The North Dakota Republican Party’s gubernatorial primary has been a pitched battle between Attorney General Wayne Stenehjem and Fargo businessman Doug Burugm.
It’s a race that in a lot of ways has divided Republicans in the state. So which side is former Governor, and current President of the University of North Dakota, Ed Schafer on?
“I haven’t made up my mind on who I am voting for,” Schafer told talk radio host Scott Hennen this morning. “I am leaning toward Doug Burgum, because of his business background,” he said.
In his comments Schafer compared North Dakota’s current situation, with falling tax revenues and budget shortfalls, to the situation he faced in the 1990’s. He said that his business experience was useful in dealing with that situation and seemed to imply that Burgum’s business acumen would also be useful as North Dakota goes forward into a post-oil boom era.
[mks_pullquote align=”right” width=”300″ size=”24″ bg_color=”#ffffff” txt_color=”#000000″]”We have an established officeholder situation in Bismarck. We have kind of the insider groups that are there who are status quo and just kind of do everything the way we do it. I think it’s good sometimes to turn government upside down and get some fresh faces,” he said.[/mks_pullquote]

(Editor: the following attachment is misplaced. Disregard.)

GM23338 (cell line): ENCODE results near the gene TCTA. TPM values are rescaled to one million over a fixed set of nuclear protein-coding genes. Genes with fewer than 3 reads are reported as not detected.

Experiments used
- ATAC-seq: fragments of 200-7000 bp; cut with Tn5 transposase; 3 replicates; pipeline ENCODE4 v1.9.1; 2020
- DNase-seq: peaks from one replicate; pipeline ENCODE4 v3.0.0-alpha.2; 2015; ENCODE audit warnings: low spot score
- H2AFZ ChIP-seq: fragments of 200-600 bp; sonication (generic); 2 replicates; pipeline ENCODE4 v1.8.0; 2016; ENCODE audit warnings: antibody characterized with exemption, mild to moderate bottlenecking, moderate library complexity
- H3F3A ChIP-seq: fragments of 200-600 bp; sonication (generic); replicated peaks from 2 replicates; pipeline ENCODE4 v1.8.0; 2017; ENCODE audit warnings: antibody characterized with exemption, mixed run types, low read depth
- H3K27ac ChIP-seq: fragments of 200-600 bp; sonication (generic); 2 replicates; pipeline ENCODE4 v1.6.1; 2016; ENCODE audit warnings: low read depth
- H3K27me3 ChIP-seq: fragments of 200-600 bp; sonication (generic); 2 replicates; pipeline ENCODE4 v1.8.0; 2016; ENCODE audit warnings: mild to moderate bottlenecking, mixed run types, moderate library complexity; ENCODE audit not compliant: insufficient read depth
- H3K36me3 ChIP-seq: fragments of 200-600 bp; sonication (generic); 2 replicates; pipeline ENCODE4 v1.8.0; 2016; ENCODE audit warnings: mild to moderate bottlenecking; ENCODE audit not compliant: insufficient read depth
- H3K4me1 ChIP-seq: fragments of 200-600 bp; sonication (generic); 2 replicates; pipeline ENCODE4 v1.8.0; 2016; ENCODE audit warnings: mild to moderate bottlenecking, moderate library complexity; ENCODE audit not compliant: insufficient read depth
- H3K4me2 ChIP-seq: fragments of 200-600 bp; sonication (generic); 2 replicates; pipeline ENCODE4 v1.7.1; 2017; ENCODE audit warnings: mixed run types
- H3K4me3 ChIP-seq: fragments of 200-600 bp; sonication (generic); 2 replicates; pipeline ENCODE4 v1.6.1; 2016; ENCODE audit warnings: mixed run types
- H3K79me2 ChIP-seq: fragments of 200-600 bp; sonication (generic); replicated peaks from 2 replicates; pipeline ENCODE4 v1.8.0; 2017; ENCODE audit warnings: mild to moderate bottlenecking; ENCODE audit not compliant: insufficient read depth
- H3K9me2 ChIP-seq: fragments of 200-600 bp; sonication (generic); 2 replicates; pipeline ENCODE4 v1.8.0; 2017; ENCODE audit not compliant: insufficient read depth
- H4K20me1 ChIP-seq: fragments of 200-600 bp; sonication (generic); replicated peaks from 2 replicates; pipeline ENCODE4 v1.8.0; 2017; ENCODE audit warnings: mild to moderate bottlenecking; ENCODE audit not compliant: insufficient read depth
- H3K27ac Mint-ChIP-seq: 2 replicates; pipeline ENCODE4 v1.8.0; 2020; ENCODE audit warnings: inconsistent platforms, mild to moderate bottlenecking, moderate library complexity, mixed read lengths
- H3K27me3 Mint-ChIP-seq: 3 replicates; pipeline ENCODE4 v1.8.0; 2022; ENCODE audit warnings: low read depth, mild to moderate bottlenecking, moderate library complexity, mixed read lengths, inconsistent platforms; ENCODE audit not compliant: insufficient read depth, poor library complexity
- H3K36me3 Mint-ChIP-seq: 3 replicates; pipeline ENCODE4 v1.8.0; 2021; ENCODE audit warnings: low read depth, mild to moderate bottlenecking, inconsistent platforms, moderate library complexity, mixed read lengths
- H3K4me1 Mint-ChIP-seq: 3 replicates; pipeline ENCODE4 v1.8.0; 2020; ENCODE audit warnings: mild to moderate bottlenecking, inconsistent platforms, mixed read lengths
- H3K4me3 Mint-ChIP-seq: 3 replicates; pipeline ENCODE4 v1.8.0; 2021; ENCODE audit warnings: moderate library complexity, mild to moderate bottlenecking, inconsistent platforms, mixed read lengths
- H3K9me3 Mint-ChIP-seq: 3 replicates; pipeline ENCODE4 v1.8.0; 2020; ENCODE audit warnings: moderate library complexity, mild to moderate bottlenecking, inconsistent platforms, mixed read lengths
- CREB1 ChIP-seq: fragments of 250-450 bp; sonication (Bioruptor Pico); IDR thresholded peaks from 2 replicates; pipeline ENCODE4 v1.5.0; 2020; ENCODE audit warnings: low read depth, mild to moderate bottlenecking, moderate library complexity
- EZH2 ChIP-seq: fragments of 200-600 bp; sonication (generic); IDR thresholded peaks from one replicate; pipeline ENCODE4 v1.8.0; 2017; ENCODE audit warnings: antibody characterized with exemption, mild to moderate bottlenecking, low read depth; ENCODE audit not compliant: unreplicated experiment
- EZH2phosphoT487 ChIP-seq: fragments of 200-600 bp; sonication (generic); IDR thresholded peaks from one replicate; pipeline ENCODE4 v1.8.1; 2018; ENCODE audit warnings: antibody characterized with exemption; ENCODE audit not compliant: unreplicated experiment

“I look at it a little from conditions that we had in the 1990’s I was a business person coming in from the outside. I didn’t want to run government like a business, but my business experience…I think you can transfer to the public sector and the political structure,” he said.
Schafer also echoed a common Burgum campaign theme, which is that there are too many political insiders in Bismarck.
“We have an established officeholder situation in Bismarck. We have kind of the insider groups that are there who are status quo and just kind of do everything the way we do it. I think it’s good sometimes to turn government upside down and get some fresh faces,” he said.
“I like his business background and I like his push to change the way we’re doing things and swap that budget around to a new principle and new direction,” Schafer said of Burgum. “But I still have some time before I have to go into that voting booth.”
I suspect the Burgum folks are going to see this as something of a coup. Schafer hasn’t held public office in the state since 2000, but since then has served as the Secretary of Agriculture under George W. Bush and is still widely respected in the state. His opinion is going to count for a lot, especially among Republican primary voters.
Here’s the full audio:
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